'I shall consider,' Norgate said and the grin vanished. There was a dull metallic clanking from across the quadrangle, from the tower of St Bene't's. 'There's the Chapel bell. Get along with you, now. You will have my decision by twelve of the clock.'

'Sir,' the scholars chorused and made for the door, doffing their caps as they went. Parker stopped at the studded woodwork. 'Sir,' he said, 'I hope it goes without saying that we're very ...'

'Get out!' Harvey roared. And, with a hop and skip to catch up with the others, he did.

The Chapel bell clanged on in the golden morning and scholars crept out from the staircases, fumbling with caps and gowns, colliding with the Fellows whose rooms they shared. In some ways, Corpus Christi was a victim of its own success. The college had never been fuller, but that meant that space was at a premium. Sizars, always cold, hungry and broke, shared lodgings with the Fellows for whom they skivvied and scraped. Only Gabriel Harvey lodged alone, complaining of the smell of the hoi polloi, whose academic potential diminished year by year.

The Master looked down from his eyrie as he had now for more years than he cared to remember. Then he turned back to his second in command. 'Well, Gabriel?'

Harvey got to his feet too. 'Withhold their degrees, Master. Throw the book at them. Damn it, throw every book you've got. Damaging the reputation of the college like that. We'll never live it down.' Norgate was old school. Mentioning the reputation of Corpus was bound to work and Harvey knew it.

But if Harvey was the Devil's advocate, then Norgate was equally good at playing God's. 'A few lads had too much ale,' he said quietly. 'Not a great sin in the scheme of things, Gabriel. You and I have seen far worse things, even here in this university. True, it would have been better if they'd waited until tonight to celebrate. We don't, after all, flog our graduates ...'

'... yet.' Harvey finished the sentence for him. He looked out over The Court as the stragglers disappeared into the Chapel doors, still just in shadow as the morning sun crept over the grass towards the dark interior. His eyes moved upwards and he saw a face in a far window – the liquid eye, the sardonic, unreadable mouth, a look that would outstare the Devil. 'Of course,' he said, not turning away. 'I'd swap all those idiots for the one who's behind it all.'

Norgate followed his gaze. The scholar in the far window bowed and doffed his cap. 'Ah, Christopher Morley.' The old man could never get his name right. 'You've never liked him, have you, Gabriel?'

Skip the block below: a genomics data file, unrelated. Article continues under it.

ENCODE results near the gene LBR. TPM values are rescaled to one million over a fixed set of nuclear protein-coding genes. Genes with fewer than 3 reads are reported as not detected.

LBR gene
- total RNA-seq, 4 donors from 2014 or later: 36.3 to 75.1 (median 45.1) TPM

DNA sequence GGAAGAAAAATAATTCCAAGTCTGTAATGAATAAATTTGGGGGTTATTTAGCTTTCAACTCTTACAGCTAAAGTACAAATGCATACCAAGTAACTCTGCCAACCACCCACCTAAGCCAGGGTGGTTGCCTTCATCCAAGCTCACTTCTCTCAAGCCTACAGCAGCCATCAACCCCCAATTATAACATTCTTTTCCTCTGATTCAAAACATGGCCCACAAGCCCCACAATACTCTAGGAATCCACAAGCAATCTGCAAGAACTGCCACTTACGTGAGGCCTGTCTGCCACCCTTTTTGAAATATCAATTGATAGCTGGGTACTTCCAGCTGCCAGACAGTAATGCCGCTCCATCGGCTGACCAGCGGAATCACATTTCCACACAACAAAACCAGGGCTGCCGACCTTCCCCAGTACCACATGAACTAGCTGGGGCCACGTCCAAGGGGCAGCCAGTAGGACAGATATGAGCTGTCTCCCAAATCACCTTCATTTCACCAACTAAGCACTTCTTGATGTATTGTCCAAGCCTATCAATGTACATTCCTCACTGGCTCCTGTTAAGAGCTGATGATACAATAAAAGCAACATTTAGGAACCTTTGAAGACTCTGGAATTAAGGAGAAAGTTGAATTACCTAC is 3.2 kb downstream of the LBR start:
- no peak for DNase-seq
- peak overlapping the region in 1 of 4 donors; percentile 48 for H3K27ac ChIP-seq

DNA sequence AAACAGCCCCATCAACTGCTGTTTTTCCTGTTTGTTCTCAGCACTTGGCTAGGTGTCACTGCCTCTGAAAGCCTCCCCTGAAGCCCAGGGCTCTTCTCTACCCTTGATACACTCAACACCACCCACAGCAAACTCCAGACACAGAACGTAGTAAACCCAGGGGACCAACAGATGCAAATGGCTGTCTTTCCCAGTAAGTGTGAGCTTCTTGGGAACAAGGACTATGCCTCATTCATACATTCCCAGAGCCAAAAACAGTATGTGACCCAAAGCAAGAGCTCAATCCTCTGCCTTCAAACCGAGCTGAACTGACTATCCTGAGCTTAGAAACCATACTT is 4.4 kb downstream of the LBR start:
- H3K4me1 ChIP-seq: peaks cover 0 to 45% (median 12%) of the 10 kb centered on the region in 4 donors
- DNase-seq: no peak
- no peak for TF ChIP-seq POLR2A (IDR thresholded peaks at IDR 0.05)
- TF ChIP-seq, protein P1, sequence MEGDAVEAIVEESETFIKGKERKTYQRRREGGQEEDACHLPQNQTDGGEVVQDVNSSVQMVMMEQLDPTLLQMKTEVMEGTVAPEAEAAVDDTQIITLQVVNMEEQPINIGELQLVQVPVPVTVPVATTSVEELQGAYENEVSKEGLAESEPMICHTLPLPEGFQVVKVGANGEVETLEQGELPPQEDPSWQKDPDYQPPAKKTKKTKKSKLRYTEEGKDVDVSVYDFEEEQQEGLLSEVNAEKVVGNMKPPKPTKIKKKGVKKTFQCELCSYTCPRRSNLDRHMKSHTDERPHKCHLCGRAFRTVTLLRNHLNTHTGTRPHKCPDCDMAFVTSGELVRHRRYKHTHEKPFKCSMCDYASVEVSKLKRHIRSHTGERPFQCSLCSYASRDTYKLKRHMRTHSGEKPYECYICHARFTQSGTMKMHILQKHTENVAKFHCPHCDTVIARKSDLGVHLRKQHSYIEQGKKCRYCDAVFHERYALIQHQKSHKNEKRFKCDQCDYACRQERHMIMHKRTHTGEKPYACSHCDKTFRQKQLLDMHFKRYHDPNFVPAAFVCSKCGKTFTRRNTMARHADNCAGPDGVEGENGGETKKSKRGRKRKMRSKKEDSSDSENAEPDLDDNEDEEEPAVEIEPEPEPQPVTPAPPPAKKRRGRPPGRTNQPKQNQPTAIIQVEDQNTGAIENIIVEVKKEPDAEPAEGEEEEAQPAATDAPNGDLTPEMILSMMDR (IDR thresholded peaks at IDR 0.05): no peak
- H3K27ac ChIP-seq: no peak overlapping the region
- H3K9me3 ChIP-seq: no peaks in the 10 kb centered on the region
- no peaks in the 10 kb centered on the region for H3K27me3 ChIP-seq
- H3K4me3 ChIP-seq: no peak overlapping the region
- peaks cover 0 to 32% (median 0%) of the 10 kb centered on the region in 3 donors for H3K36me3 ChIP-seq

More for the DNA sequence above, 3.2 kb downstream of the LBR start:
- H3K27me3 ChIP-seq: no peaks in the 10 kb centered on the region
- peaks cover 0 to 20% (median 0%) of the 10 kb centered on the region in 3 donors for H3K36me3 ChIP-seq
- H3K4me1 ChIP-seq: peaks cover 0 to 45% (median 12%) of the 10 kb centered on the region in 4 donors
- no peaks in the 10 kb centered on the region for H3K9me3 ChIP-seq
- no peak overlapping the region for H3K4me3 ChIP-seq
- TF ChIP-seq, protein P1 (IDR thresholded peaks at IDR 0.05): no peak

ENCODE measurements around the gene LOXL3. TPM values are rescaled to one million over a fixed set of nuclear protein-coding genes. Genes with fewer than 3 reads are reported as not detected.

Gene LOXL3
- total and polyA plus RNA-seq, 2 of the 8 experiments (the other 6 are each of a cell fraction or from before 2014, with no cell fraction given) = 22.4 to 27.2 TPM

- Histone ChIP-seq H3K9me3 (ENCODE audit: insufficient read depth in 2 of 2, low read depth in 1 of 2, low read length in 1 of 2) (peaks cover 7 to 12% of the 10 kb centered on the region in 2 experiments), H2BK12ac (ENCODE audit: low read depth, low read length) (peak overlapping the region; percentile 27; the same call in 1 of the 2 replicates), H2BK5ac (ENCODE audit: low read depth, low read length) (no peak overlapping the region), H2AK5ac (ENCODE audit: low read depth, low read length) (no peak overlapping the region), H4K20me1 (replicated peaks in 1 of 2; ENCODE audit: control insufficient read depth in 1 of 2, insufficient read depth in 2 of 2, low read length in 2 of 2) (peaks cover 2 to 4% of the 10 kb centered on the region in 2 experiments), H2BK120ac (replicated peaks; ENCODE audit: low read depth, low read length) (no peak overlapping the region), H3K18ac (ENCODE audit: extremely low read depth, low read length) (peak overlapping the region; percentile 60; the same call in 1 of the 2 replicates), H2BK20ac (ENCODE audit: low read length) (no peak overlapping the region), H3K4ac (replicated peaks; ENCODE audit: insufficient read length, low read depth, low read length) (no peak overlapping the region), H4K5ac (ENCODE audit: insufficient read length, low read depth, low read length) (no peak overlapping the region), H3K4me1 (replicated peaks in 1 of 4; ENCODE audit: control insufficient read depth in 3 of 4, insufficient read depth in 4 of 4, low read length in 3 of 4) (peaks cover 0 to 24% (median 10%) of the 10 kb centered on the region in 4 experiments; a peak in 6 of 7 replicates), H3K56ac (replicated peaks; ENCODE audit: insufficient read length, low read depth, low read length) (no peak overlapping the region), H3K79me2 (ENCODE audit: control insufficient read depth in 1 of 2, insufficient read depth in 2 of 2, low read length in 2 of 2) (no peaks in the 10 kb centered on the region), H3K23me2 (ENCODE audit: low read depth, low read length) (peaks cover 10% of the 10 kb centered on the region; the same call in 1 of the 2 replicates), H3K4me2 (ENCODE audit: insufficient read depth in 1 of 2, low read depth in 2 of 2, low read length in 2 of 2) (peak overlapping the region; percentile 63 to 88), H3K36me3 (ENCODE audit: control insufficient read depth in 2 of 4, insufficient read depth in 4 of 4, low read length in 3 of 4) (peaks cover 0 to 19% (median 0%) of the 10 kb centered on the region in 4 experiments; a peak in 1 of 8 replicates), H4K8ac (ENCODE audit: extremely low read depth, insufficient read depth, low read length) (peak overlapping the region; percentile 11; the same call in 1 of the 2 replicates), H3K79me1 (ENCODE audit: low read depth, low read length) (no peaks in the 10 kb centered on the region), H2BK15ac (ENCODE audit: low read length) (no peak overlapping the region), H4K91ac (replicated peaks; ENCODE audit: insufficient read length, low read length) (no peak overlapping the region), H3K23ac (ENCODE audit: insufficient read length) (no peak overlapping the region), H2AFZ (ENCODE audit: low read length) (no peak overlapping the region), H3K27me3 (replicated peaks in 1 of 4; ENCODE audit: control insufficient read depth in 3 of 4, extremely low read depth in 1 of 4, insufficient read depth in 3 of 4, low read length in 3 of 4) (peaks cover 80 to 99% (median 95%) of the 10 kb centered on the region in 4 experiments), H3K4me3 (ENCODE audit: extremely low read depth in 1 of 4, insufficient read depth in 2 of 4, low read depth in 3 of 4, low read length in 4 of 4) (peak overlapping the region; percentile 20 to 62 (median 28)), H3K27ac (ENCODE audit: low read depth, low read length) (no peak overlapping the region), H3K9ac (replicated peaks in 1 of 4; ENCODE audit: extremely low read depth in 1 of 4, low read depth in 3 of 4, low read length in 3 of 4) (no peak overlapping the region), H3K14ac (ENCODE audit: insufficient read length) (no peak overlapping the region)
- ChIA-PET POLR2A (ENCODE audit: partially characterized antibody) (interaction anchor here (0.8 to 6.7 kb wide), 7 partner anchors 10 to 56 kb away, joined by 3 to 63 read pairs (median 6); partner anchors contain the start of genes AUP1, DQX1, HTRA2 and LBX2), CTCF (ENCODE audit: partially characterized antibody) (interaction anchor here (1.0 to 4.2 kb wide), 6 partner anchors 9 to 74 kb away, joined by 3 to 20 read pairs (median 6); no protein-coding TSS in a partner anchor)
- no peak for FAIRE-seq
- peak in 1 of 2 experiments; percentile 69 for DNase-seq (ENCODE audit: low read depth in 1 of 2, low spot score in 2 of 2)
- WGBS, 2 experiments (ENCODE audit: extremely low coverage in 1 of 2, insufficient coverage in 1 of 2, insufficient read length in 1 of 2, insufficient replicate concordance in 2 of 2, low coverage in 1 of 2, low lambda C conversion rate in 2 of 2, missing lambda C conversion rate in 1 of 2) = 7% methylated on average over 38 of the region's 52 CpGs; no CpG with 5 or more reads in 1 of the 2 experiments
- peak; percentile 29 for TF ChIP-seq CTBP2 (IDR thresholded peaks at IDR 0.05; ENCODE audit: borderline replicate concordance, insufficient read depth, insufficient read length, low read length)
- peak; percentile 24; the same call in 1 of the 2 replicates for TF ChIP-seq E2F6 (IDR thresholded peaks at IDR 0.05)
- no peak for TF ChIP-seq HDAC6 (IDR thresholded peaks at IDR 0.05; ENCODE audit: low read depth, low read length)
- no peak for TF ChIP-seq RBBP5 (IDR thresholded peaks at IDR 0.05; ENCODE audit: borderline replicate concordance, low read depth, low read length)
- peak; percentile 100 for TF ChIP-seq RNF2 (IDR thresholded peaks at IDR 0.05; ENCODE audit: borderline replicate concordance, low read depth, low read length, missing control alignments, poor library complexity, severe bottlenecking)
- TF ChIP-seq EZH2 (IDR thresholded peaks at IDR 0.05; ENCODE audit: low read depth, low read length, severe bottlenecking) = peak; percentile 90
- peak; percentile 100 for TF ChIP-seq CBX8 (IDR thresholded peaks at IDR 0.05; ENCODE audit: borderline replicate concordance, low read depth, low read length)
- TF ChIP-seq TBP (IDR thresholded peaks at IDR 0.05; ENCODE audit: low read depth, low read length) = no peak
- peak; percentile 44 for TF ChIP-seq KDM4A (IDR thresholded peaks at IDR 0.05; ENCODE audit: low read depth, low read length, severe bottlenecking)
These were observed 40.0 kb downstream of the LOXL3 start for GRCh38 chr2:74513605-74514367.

'No more than I like the pestilence,' Harvey growled. He snatched up his satchel. 'It is, of course, your choice, Master,' he said, with all the cold contempt at his command. 'I must to morning service.'

'Not going to morning service today, Kit?' Professor Johns wanted to know. He wasn't all that much older than Marlowe but he had the grey skin that goes with the intellectual, a man who had long ago decided that his would be a world of books and scholarship and the scratching of quill on calfskin.

'Not today,' Marlowe said. The flash doublet had gone and he wore the grey fustian of a scholar. Across the quad, he saw that bastard Gabriel Harvey scurrying to the Chapel, hatred seeping from every pore. Every time he saw the man, he wondered what he'd done to upset him. What it was in the three years they'd known each other, teacher and pupil, that had made Harvey so detest him.

'One of these days,' Johns said, 'I shall ask you why. Why you go to Chapel so rarely.'

Marlowe turned, smiling. 'One of these days, Professor, I might tell you.'

'Professor?' Johns laughed, his blue eyes twinkling. 'We're very formal today, Dominus Marlowe.'

'Ah.' The scholar held up his hand. 'Not Dominus yet, I fear.'

'This afternoon, though,' Johns said. 'I can be forgiven a little prematurity.'

'Perhaps,' Marlowe said. 'But I shan't take my degree until the lads get theirs.' He looked at the man before him, and decided to speak what was on his mind. 'Tell me, Michael, can you step in with the Master? On behalf of the lads, I mean?'

'The Parker scholars?' Johns resumed his seat by the window. 'You've always been a father figure to them, haven't you?'

'I'm older,' Marlowe said with a shrug. 'It's only natural.'

'No, there's more to it than that. They look up to you. Most of the student body does. What Marlowe does, they do.' He paused, knowing that what Marlowe did was not always a good thing. 'Were you with them last night?' he asked.


Excerpted from Dark Entry by M. J. Trow. Copyright © 2011 M. J. Trow and Maryanne Coleman. Excerpted by permission of Severn House Publishers Limited.
All rights reserved. No part of this excerpt may be reproduced or reprinted without permission in writing from the publisher.